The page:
In Afghanistan, More Troops Equals Greater Humanitarian Needs

U.S. army troops unload humanitarian aid in Afghanistan. Photo by: William Henry / isafmedia / CC BY isafmediaCC BY

The expected U.S.-led troop surge in Afghanistan over the next 12 months will lead to a rise in humanitarian needs, aid agencies warned.

“In the experience of the ICRC (International Committee of the Red Cross), more troops have led to more fighting which has always left more casualties,” said Bijan Fredric Farnoudi, an ICRC spokesman, as quoted by IRIN.

Farnoudi added that they expect humanitarian needs in the country to increase as a result of more intense fighting between the military and Taliban insurgents. This concern was echoed by several other non-governmental organizations, including the Afghan Red Crescent Society.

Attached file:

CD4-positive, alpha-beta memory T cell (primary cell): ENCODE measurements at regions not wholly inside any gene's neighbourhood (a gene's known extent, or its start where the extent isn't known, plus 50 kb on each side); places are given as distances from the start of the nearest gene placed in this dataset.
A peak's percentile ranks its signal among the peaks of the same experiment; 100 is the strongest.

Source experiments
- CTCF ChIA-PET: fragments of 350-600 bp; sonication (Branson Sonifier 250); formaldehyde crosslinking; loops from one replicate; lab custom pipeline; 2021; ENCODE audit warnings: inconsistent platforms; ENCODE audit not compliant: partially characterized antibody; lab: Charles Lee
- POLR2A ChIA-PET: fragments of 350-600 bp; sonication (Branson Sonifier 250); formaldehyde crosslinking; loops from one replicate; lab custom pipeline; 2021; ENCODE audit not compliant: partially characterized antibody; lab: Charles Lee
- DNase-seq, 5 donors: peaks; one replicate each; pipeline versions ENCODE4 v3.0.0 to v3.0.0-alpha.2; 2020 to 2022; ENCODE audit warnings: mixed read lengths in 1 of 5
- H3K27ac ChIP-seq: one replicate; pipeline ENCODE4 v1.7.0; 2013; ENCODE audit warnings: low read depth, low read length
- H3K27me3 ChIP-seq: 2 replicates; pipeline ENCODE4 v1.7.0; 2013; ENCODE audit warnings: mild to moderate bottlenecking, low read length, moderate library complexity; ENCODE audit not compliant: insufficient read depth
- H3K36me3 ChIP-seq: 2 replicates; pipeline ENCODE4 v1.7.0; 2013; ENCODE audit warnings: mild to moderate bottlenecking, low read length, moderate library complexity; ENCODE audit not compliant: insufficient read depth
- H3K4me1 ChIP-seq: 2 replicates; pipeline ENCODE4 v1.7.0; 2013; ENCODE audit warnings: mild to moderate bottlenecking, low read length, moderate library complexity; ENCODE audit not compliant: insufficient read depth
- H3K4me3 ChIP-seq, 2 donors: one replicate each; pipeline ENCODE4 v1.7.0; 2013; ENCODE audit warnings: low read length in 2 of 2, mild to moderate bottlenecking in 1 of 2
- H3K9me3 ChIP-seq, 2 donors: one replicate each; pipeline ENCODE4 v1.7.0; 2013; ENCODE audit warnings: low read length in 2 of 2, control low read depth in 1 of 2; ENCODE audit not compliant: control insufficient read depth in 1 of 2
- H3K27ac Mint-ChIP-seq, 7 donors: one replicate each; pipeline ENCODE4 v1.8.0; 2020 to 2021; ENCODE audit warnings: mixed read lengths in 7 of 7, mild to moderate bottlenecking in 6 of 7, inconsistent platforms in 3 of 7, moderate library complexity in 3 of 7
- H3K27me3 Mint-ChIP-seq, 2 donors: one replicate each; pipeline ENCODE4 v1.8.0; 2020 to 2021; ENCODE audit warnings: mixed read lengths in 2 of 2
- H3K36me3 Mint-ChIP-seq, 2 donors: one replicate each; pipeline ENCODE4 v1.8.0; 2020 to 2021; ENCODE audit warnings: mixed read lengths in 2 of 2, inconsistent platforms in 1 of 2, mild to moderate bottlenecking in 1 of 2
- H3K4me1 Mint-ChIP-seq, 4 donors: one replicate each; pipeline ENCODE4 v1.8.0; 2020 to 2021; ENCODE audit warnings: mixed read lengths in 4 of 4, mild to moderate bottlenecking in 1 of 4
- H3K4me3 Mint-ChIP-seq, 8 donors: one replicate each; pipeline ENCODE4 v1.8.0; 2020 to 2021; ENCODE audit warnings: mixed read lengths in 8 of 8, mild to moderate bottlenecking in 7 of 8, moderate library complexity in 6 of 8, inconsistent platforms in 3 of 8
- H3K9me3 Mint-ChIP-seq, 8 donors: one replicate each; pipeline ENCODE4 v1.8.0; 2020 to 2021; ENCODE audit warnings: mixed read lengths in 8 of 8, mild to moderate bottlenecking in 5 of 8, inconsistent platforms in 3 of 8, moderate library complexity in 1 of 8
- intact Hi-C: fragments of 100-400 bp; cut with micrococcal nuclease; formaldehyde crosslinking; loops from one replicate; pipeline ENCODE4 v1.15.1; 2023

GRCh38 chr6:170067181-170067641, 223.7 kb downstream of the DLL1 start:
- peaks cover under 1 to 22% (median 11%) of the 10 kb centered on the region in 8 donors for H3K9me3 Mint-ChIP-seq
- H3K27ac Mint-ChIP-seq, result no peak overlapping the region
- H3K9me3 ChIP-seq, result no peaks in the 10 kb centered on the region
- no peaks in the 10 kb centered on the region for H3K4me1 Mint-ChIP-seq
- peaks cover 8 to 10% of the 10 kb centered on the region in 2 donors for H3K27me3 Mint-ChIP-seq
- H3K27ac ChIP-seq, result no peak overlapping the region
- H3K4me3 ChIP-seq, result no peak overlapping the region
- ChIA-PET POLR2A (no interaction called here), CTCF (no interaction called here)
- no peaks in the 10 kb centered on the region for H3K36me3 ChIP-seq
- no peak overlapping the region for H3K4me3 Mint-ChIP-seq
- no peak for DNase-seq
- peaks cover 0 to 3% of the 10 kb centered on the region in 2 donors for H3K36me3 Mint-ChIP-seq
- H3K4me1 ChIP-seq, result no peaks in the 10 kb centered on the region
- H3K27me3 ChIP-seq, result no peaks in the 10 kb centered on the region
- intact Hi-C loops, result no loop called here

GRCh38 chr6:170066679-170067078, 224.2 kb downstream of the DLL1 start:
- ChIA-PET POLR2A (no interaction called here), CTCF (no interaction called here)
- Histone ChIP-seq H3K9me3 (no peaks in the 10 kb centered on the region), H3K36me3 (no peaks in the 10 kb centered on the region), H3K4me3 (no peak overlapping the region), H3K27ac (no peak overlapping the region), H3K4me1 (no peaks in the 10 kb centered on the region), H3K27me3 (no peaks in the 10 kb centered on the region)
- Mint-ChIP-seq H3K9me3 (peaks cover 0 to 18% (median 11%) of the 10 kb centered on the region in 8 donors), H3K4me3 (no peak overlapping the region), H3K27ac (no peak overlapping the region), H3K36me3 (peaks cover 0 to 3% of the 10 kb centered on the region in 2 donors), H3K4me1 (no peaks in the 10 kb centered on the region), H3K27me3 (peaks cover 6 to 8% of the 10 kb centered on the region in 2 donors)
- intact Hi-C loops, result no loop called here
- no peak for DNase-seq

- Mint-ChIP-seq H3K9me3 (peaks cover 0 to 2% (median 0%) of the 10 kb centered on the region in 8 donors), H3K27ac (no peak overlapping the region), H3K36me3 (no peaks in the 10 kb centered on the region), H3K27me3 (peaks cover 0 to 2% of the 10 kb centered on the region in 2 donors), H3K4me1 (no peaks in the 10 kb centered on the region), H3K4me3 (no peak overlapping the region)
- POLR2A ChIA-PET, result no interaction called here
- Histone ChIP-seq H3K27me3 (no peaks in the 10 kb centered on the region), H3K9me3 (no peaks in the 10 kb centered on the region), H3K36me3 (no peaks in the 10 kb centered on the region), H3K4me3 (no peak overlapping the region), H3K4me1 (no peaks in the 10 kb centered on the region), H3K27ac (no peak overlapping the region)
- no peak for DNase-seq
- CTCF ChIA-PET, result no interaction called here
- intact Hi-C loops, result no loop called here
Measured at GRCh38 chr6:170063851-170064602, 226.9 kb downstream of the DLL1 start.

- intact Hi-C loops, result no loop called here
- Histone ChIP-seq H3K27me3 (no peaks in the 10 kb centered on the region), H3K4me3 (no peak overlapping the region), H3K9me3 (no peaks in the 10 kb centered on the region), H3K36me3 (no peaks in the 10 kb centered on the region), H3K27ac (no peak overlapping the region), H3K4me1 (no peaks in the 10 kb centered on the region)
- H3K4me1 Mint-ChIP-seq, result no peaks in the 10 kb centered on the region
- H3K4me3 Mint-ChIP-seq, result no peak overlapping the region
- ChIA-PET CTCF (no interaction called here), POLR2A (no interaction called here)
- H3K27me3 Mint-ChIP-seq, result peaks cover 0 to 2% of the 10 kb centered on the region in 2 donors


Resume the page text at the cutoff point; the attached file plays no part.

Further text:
Gen. David Petraeus, the newly appointed commander of U.S. and NATO troops in Afghanistan, noted during his U.S. Senate confirmation hearing last month that tough fighting in the Asian country will continue.

“Indeed, it may get more intense in the next few months,” he said.

Aid organizations explained that aside from an increase in the number of civilian casualties, a more intense military offensive will likely result in a rise in the number of internally displaced people and the discontinuation of education and health services.

“No one knows for sure what is going to happen in the coming months and how big the humanitarian consequences could be,” an NGO worker who requested anonymity said, according to IRIN.

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    Ivy Mungcal

    As former senior staff writer, Ivy Mungcal contributed to several Devex publications. Her focus is on breaking news, and in particular on global aid reform and trends in the United States, Europe, the Caribbean, and the Americas. Before joining Devex in 2009, Ivy produced specialized content for U.S. and U.K.-based business websites.